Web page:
Three parties seek service rules or waivers for the 102-109.5 GHz band.

The FCC’s licensing and service rules presently provide for use of spectrum up to 95 GHz, an extremely high frequency. Now the FCC is considering requests to go even higher: to open the 102-109.5 GHz band for fixed microwave applications.

Radio waves in this part of the spectrum behave differently from those used for, say, cell phones or broadcasting. These signals travel in short, straight lines. The transmit and receive antennas must be in sight of each other. The signals are easily blocked by building walls, terrain, and other obstacles, and are attenuated or blocked by rain or snow. So-called “space attenuation” is high at these frequencies, which limits the useful range even in clear air. Because the wavelength is very short, less than three millimeters, designing circuits is a major challenge. A device’s internal components typically have dimensions comparable to this wavelength; without appropriate precautions, they act like little antennas transmitting and receiving to each other within the device, and that impairs performance.

Still, this part of the spectrum offers important advantages. Uniquely in the spectrum, there is enough radio bandwidth here to permit data capacities similar to those of fiber-optic cable. A compact antenna just a few inches across can provide a highly directional beam. The same frequencies can be reused nearby. And, unlike nearly all other useful radio frequencies, these are practically empty.

By international agreement, the 102-109.5 GHz band has been set aside, or “allocated”, for fixed service use on a co-primary basis with mobile, radio astronomy and, above 105 GHz, passive space research. But despite that allocation, the band cannot be used domestically until the FCC establishes service rules for it.

Back in February, 2014, Battelle Memorial Institute asked the FCC to adopt service rules for 102-109.5 GHz. Battelle proposed that the FCC carry over the same “light licensing” rules as presently apply to the bands at 71-76, 81-86, and 92-95 GHz: each user first obtains a non-exclusive, nationwide license, and then coordinates individual links using an automated system.

Reaction to the Battelle request was almost entirely supportive. The only dissent came from the radio astronomy community, which split: the National Research Council’s Committee on Radio Frequencies does not object so long as astronomy sites observing at these frequencies are protected, while the National Radio Astronomy Observatory wants the rules to protect radio astronomy frequencies everywhere. After soliciting comments, the FCC has taken no further action.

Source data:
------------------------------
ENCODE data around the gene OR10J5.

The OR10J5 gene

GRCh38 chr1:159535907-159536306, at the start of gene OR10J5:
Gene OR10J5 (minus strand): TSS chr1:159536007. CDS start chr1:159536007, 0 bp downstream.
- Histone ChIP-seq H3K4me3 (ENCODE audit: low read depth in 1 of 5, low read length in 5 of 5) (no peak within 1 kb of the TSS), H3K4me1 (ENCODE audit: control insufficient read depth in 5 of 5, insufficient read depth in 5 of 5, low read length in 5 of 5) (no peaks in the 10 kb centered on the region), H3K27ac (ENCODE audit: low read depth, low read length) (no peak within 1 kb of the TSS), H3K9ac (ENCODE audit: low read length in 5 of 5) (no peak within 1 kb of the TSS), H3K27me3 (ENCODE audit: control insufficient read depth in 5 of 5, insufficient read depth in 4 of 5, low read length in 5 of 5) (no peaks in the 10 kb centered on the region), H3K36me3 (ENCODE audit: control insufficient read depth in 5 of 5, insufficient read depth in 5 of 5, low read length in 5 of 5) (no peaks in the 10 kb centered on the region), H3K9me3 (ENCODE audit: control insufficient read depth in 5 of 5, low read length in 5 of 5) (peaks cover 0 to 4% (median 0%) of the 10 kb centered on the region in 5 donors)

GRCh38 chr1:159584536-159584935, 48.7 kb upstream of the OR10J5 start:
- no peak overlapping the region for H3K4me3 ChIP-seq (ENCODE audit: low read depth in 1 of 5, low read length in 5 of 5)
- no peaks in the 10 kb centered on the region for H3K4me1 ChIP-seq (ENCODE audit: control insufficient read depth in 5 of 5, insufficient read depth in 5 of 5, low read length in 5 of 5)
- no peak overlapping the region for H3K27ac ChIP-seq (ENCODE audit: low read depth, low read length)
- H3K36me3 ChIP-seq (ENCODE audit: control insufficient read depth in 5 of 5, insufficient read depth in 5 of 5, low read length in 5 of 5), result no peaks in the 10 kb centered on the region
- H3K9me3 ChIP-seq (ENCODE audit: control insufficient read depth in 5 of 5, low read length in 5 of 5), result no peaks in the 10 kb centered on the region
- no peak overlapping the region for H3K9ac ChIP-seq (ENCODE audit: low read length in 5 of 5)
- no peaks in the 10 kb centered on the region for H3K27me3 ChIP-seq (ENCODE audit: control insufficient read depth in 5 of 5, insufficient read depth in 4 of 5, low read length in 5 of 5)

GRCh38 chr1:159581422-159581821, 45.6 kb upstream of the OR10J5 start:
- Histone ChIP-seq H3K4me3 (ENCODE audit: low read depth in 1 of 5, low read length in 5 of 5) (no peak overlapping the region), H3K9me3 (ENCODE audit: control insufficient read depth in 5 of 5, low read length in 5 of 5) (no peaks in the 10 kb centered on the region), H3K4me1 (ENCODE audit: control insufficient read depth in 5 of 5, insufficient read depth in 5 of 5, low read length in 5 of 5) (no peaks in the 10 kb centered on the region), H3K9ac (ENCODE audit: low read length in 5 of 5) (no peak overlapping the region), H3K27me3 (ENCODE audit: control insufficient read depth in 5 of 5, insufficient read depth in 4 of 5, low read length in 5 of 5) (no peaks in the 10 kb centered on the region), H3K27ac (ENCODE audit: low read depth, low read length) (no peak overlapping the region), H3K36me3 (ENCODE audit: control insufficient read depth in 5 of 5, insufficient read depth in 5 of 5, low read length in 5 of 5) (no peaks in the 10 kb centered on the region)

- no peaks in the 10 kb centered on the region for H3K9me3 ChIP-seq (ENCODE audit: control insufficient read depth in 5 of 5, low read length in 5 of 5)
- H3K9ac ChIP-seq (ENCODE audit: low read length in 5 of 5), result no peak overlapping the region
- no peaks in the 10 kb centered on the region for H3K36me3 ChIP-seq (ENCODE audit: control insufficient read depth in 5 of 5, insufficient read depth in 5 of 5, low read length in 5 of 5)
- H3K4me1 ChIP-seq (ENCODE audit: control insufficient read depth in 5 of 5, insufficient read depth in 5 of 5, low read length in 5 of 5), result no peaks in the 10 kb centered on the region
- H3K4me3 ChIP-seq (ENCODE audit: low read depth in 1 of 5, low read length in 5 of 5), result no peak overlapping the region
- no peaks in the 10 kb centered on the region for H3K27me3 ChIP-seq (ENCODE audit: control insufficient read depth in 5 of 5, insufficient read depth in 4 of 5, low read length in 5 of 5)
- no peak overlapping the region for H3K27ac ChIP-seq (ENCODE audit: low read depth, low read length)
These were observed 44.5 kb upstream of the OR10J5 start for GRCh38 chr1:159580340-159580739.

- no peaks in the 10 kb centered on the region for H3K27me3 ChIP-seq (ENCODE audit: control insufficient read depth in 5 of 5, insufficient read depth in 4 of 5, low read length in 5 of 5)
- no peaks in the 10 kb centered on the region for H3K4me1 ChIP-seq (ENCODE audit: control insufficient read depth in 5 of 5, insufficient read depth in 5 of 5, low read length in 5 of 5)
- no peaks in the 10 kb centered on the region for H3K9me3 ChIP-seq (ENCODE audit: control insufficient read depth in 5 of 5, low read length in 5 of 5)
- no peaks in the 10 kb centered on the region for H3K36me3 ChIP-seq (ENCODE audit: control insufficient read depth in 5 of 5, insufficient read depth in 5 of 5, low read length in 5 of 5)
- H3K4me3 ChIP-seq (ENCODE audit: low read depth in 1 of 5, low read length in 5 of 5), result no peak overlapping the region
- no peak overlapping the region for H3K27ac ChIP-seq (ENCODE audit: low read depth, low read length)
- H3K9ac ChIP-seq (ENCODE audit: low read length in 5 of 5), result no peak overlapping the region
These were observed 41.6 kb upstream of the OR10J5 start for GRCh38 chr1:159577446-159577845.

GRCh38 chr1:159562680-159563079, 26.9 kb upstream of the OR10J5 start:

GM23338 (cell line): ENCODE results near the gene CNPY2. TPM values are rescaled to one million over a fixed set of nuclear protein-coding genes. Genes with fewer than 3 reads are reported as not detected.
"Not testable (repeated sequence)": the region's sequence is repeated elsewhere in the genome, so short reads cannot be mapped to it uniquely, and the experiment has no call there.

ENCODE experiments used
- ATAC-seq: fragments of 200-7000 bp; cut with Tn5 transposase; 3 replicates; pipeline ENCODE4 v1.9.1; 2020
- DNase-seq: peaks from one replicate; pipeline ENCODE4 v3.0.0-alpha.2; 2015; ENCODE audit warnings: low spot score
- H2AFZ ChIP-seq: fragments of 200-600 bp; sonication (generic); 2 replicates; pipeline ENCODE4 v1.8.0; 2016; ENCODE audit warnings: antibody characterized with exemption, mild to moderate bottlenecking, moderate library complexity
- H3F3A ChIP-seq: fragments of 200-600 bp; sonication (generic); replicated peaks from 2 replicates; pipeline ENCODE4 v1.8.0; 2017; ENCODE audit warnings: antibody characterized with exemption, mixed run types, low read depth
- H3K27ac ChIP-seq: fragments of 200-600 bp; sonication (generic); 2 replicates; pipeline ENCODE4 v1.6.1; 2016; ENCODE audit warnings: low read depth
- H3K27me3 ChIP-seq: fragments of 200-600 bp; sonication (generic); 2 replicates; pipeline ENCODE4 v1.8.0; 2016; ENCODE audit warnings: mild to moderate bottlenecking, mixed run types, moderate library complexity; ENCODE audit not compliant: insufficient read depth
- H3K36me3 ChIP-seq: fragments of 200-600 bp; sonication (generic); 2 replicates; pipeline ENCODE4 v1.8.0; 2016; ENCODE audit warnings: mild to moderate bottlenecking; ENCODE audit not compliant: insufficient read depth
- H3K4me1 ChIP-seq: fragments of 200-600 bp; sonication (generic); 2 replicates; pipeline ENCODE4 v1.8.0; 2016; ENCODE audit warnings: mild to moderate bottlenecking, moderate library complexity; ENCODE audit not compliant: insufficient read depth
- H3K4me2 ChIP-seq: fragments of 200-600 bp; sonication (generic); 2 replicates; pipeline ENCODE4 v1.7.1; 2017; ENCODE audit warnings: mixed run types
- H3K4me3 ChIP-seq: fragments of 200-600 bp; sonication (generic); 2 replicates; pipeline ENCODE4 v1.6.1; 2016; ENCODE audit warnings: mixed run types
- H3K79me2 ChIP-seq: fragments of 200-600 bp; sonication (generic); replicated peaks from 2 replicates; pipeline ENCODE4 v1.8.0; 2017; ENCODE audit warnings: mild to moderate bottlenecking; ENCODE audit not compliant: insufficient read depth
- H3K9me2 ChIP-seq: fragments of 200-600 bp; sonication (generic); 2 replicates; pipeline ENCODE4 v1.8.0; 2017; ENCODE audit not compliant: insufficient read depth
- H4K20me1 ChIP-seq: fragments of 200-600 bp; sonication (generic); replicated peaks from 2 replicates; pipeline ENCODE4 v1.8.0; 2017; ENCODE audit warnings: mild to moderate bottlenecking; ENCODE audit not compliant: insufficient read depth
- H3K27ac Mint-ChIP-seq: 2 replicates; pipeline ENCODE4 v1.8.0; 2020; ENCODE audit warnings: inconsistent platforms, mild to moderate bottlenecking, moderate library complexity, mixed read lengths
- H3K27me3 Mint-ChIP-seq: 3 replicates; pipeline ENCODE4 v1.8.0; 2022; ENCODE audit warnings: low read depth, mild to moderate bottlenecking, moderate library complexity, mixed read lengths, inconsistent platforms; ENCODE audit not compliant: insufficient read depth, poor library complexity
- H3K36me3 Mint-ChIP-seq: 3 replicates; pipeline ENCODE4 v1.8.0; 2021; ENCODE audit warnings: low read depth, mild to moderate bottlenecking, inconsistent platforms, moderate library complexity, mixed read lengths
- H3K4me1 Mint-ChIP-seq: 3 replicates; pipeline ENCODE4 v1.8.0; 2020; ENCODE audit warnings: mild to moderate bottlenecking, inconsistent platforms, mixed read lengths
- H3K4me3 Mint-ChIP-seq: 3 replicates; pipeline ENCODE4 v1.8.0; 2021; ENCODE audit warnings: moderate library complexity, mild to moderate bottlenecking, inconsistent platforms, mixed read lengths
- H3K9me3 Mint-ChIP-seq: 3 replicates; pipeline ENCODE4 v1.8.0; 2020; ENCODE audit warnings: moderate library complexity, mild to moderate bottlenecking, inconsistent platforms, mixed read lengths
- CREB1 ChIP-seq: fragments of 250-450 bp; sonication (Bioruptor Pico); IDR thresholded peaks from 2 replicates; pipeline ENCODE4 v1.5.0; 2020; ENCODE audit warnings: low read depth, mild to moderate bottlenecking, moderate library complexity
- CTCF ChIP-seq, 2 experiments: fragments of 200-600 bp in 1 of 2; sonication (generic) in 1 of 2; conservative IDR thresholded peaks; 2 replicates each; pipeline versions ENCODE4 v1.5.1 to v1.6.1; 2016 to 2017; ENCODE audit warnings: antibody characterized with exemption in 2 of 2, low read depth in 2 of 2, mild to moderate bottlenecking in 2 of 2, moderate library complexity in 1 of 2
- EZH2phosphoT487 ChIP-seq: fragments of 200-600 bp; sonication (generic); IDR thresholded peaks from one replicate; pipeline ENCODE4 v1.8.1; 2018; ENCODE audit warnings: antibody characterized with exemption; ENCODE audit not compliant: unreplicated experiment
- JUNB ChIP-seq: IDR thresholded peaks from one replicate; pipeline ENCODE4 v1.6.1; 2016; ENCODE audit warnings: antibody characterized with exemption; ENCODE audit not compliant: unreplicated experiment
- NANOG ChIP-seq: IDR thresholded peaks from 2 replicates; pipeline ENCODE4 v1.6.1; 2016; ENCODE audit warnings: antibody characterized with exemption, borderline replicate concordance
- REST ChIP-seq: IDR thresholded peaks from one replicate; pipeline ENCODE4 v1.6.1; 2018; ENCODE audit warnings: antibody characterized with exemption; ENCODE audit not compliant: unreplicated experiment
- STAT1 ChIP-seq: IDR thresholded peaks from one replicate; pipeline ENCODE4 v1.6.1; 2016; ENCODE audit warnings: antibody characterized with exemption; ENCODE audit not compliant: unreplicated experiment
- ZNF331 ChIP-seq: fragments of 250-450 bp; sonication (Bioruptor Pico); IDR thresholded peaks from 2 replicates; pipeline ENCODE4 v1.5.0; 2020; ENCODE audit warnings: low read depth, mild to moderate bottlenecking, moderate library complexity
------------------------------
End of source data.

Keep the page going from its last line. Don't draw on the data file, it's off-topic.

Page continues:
A few months ago, ZenFi Networks requested a waiver on essentially the same terms as the Battelle proposal. It wants to use the 102-109.5 GHz band for backhaul – i.e., carrying network signals to and from cell sites. Shortly thereafter, McKay Brothers asked the FCC either to move forward on the Battelle rulemaking, with small modifications, or else to grant McKay Brothers a waiver similar to that requested by ZenFi. Both proposals were “accepted” by the FCC last week and it has now asked for public comment on both the ZenFi and McKay Brothers submissions.

Meanwhile, hovering in the background, is a two-year-old pending petition from the Institute of Electrical and Electronics Engineers (IEEE) asking that any request related to technologies or services using frequencies above 95 GHz be classed as “a new technology or service” under Section 7 of the Communications Act. This would impose two requirements:

  1. Anyone opposing the request would have the burden of showing that the proposed use is not in the public interest. This reverses the usual presumption, which places the burden on the party seeking a waiver or rule change.
  2. The FCC would have to decide whether the request is in the public interest within one year of its being filed.

The FCC solicited comments on the IEEE petition but has not ruled on it. Although the FCC often cites Section 7 as authority for its actions, we are not aware of a case where it has explicitly followed the section’s mandates. It has already missed the one-year deadline for the Battelle request (assuming Section 7 applies). We agree with IEEE that applications over 95 GHz can legitimately be deemed new technologies, which makes the ZenFi and McKay Brothers requests a good place to start applying Section 7.

Comments on these requests are due on November 12, 2015 and reply comments on November 30 (the Monday after the U.S. Thanksgiving weekend). Submit your filing at this link; use proceeding number 15-245.

(FHH represents an industry group that filed in support of the Battelle request.)